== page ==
Georgetown University’s Newspaper of Record since 1920

The Hoya

Georgetown University’s Newspaper of Record since 1920

The Hoya

Georgetown University’s Newspaper of Record since 1920

The Hoya

The Evolution of Just Looking Comes to a Close

It has been a full year now that I have been “Just Looking” on almost every Tuesday here on page three of The Hoya. Now that the end is near, here is an explanation of what this column has meant for me and an insight into how I frame my perspective of Georgetown.

When the time came last September to choose a name for my column, I decided that I wanted to find the zaniest, stupidest name possible in order to draw attention to my words. I had decided on “Operational Hummus,” a name that had sprung up late one night when the kind folks at The Little Cafe explained that they could not give us an order of hummus to accompany our requested falafel. I questioned the possibility of The Little Cafe running out of hummus since so many of the items on their menu (including the falafel) involve the Mediterranean staple. I quickly drew the conclusion that they must have been out of the surplus used to fill side orders of hummus but probably still had a reserve of operational hummus remaining, with which they were able to fill orders that involved hummus as an ingredient.

Fortunately, I realized the night before my first column was to be published that this would have been a disaster. A terrible, terrible idea.

I am not exactly sure how I arrived at the name “Just Looking,” but I am glad I did. The best concrete example of how this phrase fits my personality finds me in some sort of clothing or shoe store. When the helpful customer-sales-representative-assistant type person roves over to me and asks if she or he may help me, I explain meekly that I am just looking. I like to have a chance to take a look around to see if I can find what I am looking for on my own. I suppose part of me enjoys the scavenger-hunt-esque challenge of searching for my purchase of choice. But often I find the process of locating an item helps me to learn more about the object, offering an opportunity to sort through similar and complementary merchandise.

It is this same idea of accomplishing a task by myself, on my own terms, that presents problems for me in my math class when my professor hovers over my shoulder waiting for me to follow the complicated series of suggestions and instructions he has offered. I need that brief period of time to just look and absorb the situation. Once I have developed a method by which I wish to proceed, then I will pursue a course of action.

In sports, I am not aggressive. This type of timidity poses a problem in many team sports, prompting me to shift from seven years of youth soccer to a mediocre yet enjoyable high school cross country career. And now it leads me to think a little more carefully about with whom I play pick-up games of ultimate Frisbee. When it is clear the tone of the game is friendly and non-contact, I have a rough time when the person I decide to guard confuses a wildly swung elbow into my throat with “good position.” I find this extremely frustrating and unnecessary.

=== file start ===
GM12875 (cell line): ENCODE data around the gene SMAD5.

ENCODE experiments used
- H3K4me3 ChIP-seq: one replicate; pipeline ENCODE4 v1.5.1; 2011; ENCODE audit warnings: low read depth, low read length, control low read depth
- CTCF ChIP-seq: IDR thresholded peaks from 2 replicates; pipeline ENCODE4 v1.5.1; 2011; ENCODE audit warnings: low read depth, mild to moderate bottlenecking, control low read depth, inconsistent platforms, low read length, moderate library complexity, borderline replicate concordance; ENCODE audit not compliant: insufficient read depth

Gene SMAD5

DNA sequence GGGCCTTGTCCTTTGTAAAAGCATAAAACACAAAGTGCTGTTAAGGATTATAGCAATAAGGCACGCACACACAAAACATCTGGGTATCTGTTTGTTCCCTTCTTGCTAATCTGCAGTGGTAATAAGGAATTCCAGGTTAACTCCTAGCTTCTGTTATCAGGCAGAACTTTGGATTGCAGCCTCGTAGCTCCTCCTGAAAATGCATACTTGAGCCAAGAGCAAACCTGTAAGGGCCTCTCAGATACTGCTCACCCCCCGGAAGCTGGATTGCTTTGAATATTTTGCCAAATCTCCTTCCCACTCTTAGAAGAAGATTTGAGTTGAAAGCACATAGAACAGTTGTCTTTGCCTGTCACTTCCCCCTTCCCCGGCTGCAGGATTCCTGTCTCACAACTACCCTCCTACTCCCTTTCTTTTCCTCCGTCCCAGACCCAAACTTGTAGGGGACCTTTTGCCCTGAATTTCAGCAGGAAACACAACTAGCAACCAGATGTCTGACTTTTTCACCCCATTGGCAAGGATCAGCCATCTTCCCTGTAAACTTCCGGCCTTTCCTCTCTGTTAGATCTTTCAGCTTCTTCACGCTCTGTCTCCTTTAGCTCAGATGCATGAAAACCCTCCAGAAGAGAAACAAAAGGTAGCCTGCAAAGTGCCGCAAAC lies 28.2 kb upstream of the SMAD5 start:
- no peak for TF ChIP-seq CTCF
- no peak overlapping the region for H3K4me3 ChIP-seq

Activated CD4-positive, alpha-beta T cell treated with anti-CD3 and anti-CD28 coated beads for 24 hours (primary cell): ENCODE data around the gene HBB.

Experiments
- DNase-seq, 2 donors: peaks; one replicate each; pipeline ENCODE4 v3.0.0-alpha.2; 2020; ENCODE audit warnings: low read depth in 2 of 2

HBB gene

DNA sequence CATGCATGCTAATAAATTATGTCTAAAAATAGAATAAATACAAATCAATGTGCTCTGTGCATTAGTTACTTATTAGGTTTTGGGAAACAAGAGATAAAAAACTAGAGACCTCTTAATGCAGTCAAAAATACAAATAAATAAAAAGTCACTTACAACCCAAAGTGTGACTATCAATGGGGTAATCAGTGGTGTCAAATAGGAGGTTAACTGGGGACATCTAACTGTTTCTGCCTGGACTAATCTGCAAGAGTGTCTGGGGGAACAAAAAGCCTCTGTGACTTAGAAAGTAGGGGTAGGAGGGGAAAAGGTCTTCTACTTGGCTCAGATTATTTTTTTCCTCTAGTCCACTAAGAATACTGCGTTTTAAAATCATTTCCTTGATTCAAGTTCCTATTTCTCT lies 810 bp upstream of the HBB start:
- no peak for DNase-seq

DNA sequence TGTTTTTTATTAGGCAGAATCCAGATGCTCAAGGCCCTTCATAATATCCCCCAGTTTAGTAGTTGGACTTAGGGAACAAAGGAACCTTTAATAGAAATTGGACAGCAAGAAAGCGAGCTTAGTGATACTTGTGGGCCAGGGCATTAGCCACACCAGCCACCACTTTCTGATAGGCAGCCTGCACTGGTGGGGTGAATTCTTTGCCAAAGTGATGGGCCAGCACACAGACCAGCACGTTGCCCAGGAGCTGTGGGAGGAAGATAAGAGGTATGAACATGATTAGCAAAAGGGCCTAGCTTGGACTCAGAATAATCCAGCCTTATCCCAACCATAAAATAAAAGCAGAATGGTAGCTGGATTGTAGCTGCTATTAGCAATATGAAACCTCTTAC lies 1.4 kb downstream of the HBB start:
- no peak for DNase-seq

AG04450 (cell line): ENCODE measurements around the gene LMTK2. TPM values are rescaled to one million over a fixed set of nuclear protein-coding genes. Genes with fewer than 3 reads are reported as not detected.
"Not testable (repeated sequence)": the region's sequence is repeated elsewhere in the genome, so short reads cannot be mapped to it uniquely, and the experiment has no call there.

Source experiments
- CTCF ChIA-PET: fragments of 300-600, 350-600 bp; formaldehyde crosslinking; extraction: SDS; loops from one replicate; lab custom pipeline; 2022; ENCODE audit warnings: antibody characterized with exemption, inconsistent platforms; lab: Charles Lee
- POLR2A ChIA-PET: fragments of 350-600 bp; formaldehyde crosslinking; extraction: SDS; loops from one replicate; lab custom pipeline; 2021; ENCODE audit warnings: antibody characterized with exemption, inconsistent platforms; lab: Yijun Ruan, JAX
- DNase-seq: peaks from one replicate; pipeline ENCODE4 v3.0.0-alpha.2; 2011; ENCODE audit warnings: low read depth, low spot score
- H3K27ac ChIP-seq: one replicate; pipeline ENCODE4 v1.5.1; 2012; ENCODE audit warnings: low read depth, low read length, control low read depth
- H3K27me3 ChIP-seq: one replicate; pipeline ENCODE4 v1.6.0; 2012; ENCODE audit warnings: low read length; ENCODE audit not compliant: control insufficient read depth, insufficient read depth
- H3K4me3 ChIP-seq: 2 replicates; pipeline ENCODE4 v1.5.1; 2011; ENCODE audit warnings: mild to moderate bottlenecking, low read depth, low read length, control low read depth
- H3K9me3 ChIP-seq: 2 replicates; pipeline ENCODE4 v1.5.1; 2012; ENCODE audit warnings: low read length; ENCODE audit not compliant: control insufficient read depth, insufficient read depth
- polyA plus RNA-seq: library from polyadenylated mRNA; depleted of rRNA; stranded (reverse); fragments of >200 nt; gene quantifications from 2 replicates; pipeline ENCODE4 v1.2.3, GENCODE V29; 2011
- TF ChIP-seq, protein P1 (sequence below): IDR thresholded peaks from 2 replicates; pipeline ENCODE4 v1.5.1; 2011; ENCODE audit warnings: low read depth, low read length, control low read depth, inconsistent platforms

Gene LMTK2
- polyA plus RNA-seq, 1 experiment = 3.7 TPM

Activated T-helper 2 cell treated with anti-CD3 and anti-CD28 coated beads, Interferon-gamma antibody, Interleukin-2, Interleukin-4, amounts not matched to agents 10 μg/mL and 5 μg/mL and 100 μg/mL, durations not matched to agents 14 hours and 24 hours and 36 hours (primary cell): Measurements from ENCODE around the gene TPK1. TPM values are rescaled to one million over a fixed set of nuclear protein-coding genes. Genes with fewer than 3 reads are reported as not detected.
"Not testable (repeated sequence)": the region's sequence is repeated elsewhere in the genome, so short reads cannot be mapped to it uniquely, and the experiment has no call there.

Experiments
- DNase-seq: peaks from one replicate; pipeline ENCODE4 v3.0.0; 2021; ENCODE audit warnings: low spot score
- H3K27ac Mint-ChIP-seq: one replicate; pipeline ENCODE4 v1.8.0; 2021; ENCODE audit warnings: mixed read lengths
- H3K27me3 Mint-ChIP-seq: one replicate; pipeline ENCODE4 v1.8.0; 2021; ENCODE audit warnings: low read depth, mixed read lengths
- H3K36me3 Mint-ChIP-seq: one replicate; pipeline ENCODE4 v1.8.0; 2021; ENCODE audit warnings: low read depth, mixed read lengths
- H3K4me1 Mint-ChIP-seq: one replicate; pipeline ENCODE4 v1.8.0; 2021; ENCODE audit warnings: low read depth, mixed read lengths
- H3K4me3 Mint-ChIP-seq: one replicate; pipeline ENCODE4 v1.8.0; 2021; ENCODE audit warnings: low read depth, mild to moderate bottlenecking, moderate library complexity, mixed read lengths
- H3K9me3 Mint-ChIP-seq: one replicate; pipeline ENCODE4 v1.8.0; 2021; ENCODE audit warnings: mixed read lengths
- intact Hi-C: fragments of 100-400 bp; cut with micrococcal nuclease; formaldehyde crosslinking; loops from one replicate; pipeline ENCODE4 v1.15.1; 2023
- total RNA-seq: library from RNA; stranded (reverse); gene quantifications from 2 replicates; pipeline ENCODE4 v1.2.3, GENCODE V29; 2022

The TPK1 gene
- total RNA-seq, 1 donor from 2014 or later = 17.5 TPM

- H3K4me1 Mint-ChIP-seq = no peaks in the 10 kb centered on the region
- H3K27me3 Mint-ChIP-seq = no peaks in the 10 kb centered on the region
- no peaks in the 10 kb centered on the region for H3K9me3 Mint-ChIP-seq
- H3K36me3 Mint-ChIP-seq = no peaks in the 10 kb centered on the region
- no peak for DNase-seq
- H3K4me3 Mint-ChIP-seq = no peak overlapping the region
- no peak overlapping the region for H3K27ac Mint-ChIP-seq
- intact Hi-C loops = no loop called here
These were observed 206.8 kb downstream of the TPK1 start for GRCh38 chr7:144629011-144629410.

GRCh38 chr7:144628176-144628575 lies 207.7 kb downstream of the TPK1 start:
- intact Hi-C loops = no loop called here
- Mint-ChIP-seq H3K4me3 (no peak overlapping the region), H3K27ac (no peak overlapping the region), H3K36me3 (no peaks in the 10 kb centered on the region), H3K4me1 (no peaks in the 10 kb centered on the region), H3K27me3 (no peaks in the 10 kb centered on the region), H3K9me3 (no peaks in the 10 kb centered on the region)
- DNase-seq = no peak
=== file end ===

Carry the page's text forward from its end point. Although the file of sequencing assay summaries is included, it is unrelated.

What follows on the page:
In public speaking situations, I need to think before I toss something into the discussion. As a result, I am a quiet student unless I have a set presentation to offer. I will follow the professor’s presentation, but I usually do not find myself in a position where I have developed a coherent thought worthy of sharing with the rest of the class. I much prefer to concentrate on internalizing the material and see where the next step of the lecture will take us.

Of course, I can distinguish between a situation in which I have the luxury of time during which I may formulate my thoughts and a crisis in which I need to think and act immediately. I actually find a sense of calm and patience to be ironically helpful when pressure is high because it prevents me from panicking.

Also, in casual settings a well-placed remark flows easily when I know that once it leaves my mouth, its ultimate destinations are the ears of my friends. When listening to music, I can change the words from their true form to my mocking version almost subconsciously, much to the amusement and annoyance of those around me.

A few months into my sophomore year, I learned writing is where all of this changes for me. Writing a column in The Hoya this past year has been my opportunity to share a few rotations of the Ferris wheel in my head with the rest of our campus community. There are many unique points of view of our campus out there, some of them similar, some conflicting. “Just Looking” has provided me with the chance to think for a few hours each week of what I want to share with you for a few minutes. I have had a wonderful time tossing ideas out there, and I thank you for reading.

Just Looking appears Tuesdays in The Hoya.

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